We offer specialty training that reflects a general commitment to public service psychology for special needs populations who are typically underserved. The program offers exposure to a diverse group of consumers of behavioral and mental health services as well as to a variety of intervention strategies and approaches.
- Training in health services psychology devoted to underserved clients
- Development of a professional identity which includes a scholarship-based approach to clinical work
- Broad range of training experiences through exposure to major specialty and minor focus areas
- Training in ethics and values appropriate for a doctoral level psychologist
- Multidisciplinary learning experiences for additional career development
- Development of clinical and scholarly skills in an area of practice which meets the needs of underserved populations and is focused in the public sector
- Development of a range of skills pertinent to working with this population (direct treatment, assessment, consultation, psycho-educational, patient advocacy, etc.)
- Development of the ability to relate scholarly psychological theory and research to the clinical work in the trainee’s specialty area and to other areas of interest to the trainee
- Development of ethics, values, and a professional identity which reflect a commitment to that specialty area and to psychology as a whole
- Development of ancillary skills through clinical and scholarly training
- Development of sensitivity to and clinical skills for working with diverse populations (including issues of culture, ethnicity, gender, age, socioeconomic status, physical disability, urban-rural settings, as well as a diversity of psychological problems)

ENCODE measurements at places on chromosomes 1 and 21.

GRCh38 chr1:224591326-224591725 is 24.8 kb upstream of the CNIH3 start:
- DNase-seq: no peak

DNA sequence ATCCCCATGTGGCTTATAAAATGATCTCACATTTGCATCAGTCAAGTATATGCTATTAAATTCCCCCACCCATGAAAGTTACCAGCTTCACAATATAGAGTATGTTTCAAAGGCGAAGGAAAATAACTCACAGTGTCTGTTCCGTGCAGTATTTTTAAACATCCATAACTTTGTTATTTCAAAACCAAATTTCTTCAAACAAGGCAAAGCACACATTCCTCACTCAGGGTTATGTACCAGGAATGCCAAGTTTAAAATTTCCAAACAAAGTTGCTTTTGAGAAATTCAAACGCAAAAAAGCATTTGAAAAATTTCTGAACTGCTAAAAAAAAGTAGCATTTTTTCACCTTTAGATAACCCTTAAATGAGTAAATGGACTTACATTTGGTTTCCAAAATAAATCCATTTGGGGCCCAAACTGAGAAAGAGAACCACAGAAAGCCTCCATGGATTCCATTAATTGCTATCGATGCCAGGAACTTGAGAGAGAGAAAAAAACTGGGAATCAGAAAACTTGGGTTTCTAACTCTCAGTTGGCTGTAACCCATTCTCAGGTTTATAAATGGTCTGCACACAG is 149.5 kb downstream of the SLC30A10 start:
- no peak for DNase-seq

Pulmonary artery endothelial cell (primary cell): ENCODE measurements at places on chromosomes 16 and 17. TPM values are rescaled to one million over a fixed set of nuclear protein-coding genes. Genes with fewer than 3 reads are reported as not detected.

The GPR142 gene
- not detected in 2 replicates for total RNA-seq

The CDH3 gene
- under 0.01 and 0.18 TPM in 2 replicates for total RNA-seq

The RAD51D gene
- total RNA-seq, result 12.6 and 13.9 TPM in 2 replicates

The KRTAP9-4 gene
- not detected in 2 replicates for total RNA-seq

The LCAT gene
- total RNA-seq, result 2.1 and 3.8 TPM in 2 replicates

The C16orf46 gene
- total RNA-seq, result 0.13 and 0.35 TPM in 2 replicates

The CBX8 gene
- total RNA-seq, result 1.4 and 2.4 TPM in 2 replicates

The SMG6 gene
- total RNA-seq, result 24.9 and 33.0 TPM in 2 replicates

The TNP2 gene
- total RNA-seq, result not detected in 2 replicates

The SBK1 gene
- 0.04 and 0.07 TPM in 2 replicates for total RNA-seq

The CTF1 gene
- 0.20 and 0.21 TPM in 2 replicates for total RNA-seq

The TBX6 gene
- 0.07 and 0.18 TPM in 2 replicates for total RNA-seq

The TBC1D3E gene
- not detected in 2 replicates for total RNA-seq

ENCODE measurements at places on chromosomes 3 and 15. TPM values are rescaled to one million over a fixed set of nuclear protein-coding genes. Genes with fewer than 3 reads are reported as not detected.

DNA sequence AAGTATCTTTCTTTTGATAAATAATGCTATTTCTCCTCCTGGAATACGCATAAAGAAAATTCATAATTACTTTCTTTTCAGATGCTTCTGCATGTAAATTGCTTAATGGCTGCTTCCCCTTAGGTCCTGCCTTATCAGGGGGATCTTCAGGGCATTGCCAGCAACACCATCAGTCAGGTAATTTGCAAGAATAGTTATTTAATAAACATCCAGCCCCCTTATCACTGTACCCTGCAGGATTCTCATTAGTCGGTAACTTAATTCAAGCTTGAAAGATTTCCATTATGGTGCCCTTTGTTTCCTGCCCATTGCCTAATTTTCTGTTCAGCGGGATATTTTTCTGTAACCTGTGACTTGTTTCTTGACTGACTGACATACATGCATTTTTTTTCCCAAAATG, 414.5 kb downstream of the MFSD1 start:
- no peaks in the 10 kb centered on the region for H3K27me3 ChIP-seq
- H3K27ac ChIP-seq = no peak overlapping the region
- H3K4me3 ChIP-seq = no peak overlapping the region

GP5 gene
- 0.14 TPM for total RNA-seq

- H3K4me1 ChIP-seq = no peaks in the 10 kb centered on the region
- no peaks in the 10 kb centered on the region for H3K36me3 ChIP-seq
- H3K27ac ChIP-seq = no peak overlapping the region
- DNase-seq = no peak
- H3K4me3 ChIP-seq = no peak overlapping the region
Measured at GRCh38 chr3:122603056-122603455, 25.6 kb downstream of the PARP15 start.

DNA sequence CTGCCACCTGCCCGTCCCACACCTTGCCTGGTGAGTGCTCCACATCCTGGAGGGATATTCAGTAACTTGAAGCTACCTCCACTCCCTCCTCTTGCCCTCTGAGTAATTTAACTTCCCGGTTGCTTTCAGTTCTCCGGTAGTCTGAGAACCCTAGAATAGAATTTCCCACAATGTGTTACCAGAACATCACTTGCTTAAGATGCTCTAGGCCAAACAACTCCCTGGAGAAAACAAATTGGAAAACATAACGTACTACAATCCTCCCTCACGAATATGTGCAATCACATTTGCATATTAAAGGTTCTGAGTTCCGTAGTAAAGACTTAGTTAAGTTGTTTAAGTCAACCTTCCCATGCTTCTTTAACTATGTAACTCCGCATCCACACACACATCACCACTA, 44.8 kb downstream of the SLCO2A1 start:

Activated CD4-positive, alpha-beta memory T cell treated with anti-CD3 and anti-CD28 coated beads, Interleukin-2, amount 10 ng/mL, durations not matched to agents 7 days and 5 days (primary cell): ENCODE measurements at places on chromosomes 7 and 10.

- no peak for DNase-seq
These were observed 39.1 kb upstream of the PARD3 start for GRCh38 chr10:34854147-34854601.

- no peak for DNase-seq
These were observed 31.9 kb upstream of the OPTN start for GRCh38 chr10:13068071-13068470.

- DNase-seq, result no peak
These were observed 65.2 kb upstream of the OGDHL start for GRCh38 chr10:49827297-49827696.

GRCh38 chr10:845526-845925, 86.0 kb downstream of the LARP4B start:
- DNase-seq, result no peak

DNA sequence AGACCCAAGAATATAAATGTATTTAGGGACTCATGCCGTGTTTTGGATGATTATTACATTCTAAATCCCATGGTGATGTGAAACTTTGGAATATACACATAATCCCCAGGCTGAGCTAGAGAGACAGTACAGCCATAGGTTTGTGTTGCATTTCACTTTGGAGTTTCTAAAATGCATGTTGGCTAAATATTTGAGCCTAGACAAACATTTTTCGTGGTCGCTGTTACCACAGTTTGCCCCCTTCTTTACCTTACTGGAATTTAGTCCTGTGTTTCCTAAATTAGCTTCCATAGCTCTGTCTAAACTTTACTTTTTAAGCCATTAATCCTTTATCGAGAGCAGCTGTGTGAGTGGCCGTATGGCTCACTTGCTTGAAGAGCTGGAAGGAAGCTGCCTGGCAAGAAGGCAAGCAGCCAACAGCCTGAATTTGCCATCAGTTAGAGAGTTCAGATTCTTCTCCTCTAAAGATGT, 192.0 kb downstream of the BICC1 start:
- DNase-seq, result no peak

- Development of productive and collaborative relationships with faculty and fellow trainees which enhance the learning experience and form a basis for collaborative professional work in the future
- Development of the capacity to accurately evaluate one’s strengths and weaknesses as a psychologist and the ability to use this knowledge to guide one’s practice, use of consultation and scholarly resources, and one’s professional development.
Each trainee is assigned an advisor, whose role is to provide a continuous focus throughout the internship year on professional-personal development as a psychologist. It is the advisor’s role to assist in planning the intern’s training year experiences and to monitor progress towards the acquisition of competencies and goals. The advisor meets quarterly with the intern to discuss and integrate the evaluations from the rotation supervisors and the intern’s self evaluation. Interns also provide evaluations of their supervisors, coursework, and clinical experiences. Such mutual feedback is based on the maintenance of an open dialogue between members of the faculty and trainees.
Interns generally do not have a significant amount of time or energy to devote to completing the dissertation during the training year. We have found that students who arrive at internship without the worry of a pending dissertation tend to have more satisfying training experiences.